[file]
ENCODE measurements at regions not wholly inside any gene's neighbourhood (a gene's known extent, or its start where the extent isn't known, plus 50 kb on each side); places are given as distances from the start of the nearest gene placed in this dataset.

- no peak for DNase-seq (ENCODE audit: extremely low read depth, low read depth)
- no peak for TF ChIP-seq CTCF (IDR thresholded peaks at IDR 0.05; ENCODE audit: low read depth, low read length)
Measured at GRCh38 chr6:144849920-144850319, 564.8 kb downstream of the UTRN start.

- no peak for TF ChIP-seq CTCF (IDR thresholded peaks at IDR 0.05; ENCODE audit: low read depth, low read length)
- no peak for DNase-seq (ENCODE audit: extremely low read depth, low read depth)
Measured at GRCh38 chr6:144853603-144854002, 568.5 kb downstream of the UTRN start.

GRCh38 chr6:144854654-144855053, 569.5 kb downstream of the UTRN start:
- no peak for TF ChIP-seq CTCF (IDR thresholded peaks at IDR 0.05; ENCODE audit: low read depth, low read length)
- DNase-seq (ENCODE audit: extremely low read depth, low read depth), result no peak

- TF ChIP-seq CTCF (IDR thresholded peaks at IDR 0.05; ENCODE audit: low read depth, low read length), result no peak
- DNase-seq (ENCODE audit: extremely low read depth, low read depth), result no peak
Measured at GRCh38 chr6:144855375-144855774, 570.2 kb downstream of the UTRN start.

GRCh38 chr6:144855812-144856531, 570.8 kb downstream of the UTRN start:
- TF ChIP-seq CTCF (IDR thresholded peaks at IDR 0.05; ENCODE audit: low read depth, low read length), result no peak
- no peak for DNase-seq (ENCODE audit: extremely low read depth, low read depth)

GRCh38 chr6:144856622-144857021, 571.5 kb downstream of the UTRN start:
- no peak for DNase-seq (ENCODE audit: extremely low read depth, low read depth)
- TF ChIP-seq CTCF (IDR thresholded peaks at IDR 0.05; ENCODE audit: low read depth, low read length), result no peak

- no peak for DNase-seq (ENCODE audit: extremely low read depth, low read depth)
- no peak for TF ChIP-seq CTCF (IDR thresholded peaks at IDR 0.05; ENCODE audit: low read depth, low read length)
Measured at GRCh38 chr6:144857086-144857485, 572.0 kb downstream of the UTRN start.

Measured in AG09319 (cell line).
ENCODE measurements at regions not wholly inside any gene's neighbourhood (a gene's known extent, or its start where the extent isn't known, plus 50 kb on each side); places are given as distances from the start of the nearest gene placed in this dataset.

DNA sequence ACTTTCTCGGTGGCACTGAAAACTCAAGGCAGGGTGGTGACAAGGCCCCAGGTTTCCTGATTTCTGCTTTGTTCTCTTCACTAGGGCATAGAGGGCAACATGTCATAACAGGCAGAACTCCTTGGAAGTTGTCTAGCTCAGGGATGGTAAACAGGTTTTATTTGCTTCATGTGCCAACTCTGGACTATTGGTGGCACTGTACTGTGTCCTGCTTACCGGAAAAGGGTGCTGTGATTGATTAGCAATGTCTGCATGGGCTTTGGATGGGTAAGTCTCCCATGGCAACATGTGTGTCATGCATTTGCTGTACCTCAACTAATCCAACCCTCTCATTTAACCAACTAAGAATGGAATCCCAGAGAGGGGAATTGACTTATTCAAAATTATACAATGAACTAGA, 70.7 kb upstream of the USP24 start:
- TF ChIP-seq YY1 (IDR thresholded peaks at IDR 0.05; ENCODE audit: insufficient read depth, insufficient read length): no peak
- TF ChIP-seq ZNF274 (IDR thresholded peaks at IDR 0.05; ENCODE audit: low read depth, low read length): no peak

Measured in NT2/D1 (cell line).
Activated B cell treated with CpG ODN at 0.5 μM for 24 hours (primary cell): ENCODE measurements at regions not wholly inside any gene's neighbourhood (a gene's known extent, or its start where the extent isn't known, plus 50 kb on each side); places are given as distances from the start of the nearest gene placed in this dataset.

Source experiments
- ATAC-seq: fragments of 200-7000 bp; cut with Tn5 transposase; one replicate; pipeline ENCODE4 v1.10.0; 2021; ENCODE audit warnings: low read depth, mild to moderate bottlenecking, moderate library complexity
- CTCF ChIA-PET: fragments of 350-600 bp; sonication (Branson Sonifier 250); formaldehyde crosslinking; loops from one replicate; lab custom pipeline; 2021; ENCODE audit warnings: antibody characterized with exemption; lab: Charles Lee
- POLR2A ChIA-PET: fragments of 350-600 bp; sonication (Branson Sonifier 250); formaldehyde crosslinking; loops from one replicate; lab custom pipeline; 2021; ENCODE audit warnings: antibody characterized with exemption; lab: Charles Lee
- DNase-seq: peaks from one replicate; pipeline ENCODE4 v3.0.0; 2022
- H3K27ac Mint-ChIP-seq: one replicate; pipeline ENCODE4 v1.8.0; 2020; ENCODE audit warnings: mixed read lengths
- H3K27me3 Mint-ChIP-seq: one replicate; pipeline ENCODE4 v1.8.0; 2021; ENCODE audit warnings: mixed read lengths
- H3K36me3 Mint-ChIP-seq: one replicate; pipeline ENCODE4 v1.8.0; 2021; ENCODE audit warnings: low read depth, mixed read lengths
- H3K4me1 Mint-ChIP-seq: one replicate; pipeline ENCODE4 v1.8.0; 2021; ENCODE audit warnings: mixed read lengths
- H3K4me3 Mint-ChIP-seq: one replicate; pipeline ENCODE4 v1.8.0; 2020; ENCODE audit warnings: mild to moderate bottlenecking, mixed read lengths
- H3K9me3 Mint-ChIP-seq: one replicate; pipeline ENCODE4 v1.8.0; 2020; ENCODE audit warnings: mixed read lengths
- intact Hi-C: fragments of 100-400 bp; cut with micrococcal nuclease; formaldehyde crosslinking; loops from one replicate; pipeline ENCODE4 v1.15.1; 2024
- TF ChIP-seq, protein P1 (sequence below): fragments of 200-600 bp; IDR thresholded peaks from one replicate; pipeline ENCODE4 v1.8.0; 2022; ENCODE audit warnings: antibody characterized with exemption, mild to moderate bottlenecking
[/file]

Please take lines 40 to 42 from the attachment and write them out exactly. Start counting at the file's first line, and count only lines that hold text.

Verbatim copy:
- H3K9me3 Mint-ChIP-seq: one replicate; pipeline ENCODE4 v1.8.0; 2020; ENCODE audit warnings: mixed read lengths
- intact Hi-C: fragments of 100-400 bp; cut with micrococcal nuclease; formaldehyde crosslinking; loops from one replicate; pipeline ENCODE4 v1.15.1; 2024
- TF ChIP-seq, protein P1 (sequence below): fragments of 200-600 bp; IDR thresholded peaks from one replicate; pipeline ENCODE4 v1.8.0; 2022; ENCODE audit warnings: antibody characterized with exemption, mild to moderate bottlenecking